One thing I miss about working in a council is being able to call the helpdesk whenever anything goes wrong with my computer. So when my Internet failed recently it took me a while to move from frustration to calm consideration of how I could apply resilience concepts to the situation.
I had been talking with a friend abut resilience just a few days beforehand. She gives presentations on this topic and one of her recommendations is to change your perspective.
“Learn to try the ‘180 game’. If you catch yourself labelling something as a ‘problem’, try to swing 180 degrees in the other direction and instead call it a ‘solution’, then really live from that solution perspective for a couple of days.”
Another friend talks about resilience as seeing the opportunities in constraints.
So, the Internet was down, and it was uncomfortable because this is an essential part of how I connect with my clients and the outside world generally. It felt quite isolating, even apart from worrying how I was going to email work to a client the next day.
The opportunity in this constraint turned out to be having absolutely no distractions from the work at hand. By the time I had a new modem, my urgent work was finished.
The Government’s NPS on Resilience (for managing significant risks from natural hazards) is due out at the end of next year. Here’s a link to the initial scoping report prepared by Tonkin + Taylor.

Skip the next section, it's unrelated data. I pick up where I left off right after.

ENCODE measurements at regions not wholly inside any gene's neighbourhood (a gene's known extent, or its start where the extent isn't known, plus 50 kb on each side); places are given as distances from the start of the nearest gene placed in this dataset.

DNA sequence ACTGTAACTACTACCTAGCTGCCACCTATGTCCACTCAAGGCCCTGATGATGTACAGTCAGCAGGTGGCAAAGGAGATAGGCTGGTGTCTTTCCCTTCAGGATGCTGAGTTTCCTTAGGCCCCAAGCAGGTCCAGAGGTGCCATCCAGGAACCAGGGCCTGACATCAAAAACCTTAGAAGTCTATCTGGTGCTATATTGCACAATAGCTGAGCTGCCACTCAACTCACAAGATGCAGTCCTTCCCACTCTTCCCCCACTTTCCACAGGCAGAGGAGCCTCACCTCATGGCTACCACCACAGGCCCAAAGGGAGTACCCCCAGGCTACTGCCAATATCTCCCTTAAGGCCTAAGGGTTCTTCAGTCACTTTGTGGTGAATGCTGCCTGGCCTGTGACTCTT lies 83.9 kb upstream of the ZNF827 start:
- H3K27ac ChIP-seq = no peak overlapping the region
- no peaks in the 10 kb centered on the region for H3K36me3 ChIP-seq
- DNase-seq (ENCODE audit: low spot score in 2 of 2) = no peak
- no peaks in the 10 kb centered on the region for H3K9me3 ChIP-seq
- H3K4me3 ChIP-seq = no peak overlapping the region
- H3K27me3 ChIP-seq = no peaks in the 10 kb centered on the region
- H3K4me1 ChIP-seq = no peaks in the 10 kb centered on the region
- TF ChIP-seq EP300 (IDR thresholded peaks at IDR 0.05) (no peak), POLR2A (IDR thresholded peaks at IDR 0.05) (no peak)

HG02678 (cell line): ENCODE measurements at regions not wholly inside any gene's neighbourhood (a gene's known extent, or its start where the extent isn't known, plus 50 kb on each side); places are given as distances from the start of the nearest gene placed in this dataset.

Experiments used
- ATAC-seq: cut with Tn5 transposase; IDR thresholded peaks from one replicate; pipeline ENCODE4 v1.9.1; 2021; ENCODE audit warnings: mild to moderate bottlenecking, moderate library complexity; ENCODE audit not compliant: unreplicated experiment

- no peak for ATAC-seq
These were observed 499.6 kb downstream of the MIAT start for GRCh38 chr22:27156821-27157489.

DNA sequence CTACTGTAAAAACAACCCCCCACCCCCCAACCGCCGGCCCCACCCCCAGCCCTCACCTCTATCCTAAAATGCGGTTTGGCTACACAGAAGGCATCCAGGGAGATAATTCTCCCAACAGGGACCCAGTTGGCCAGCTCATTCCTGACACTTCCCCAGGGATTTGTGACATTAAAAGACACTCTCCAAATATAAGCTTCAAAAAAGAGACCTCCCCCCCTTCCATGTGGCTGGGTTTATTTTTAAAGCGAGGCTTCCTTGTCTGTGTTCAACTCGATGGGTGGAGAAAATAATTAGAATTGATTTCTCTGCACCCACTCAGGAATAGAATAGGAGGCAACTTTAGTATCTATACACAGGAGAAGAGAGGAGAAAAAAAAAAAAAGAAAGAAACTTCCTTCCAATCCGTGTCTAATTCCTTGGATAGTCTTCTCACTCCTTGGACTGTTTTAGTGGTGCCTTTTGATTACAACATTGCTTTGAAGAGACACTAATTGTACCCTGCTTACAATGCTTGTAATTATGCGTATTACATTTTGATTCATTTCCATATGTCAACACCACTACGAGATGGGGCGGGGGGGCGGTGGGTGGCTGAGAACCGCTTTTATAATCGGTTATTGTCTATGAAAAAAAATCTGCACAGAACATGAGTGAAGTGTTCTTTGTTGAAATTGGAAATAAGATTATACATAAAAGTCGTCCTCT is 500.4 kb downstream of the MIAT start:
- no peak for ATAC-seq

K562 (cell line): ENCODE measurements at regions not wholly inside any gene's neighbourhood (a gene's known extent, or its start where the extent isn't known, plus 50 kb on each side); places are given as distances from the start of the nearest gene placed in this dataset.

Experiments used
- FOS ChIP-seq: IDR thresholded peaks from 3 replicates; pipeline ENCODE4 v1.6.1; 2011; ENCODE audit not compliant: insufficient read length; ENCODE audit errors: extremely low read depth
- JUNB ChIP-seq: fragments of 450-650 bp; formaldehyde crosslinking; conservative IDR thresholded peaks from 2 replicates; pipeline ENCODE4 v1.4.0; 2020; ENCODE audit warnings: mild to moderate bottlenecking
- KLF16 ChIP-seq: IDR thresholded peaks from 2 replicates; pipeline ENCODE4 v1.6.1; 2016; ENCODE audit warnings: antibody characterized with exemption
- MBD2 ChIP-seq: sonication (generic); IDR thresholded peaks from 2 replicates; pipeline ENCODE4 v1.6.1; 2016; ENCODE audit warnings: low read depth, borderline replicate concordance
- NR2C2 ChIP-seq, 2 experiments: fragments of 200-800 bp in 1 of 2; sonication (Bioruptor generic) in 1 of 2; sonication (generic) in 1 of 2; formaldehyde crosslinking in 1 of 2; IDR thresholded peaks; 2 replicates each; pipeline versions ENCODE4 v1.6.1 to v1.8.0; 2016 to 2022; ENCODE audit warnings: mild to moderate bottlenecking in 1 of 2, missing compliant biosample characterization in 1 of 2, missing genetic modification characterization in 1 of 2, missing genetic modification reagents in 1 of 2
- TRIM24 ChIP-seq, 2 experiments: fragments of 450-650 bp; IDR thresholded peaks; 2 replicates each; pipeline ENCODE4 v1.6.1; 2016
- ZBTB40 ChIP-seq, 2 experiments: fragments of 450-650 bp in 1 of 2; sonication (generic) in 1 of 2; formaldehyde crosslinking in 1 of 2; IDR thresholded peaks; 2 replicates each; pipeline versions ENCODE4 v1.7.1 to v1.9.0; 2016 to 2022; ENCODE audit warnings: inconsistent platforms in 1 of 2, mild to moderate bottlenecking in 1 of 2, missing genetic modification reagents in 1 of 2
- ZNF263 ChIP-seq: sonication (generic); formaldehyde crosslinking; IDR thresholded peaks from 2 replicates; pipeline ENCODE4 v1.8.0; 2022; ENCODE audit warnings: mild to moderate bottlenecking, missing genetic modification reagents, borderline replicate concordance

In the meantime, infrastructure strategies are being developed around the country and resilience to climate change and natural hazards is sure to be a key theme in almost all of them.
There’s a lot at stake when considering the future resilience of infrastructure assets, including public health, economic functioning of communities, environmental impacts, and the financial investment in existing assets. This makes it much harder to identify realistic opportunities to respond to future constraints associated with climate change and natural hazards.
However, infrastructure strategies are a great opportunity to play the ‘180 game’ and to seriously explore potential alternatives to the status quo.